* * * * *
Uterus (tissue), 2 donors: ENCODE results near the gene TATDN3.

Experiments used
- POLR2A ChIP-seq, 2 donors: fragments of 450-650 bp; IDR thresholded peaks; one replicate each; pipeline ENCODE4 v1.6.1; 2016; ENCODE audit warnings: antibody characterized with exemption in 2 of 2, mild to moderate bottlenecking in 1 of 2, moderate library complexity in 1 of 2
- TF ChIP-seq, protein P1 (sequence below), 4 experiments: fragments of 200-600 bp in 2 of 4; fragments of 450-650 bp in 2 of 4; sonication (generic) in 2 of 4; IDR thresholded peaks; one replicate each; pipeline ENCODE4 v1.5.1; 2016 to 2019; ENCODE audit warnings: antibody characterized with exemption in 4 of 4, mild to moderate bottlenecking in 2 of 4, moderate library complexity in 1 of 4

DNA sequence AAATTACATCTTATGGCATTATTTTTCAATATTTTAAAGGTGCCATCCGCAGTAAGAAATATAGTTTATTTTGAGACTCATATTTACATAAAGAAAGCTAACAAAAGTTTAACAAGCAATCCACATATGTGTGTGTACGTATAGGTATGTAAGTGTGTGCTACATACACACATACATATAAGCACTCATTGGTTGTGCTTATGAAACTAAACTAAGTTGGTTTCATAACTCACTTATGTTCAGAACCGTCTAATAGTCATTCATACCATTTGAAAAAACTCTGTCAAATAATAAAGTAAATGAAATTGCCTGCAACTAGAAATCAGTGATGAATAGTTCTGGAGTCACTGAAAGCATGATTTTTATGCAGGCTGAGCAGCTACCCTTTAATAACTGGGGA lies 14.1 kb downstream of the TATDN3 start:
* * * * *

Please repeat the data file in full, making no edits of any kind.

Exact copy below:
Uterus (tissue), 2 donors: ENCODE results near the gene TATDN3.

Experiments used
- POLR2A ChIP-seq, 2 donors: fragments of 450-650 bp; IDR thresholded peaks; one replicate each; pipeline ENCODE4 v1.6.1; 2016; ENCODE audit warnings: antibody characterized with exemption in 2 of 2, mild to moderate bottlenecking in 1 of 2, moderate library complexity in 1 of 2
- TF ChIP-seq, protein P1 (sequence below), 4 experiments: fragments of 200-600 bp in 2 of 4; fragments of 450-650 bp in 2 of 4; sonication (generic) in 2 of 4; IDR thresholded peaks; one replicate each; pipeline ENCODE4 v1.5.1; 2016 to 2019; ENCODE audit warnings: antibody characterized with exemption in 4 of 4, mild to moderate bottlenecking in 2 of 4, moderate library complexity in 1 of 4

DNA sequence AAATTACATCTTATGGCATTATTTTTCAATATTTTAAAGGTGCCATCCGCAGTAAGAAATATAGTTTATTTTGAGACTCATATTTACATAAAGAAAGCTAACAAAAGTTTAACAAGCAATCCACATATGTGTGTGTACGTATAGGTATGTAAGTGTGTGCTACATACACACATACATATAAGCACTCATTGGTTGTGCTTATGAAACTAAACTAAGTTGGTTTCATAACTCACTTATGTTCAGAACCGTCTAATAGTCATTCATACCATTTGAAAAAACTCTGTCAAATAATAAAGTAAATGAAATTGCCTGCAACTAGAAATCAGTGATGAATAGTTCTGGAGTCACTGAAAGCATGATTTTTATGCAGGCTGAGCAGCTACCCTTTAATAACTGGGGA lies 14.1 kb downstream of the TATDN3 start: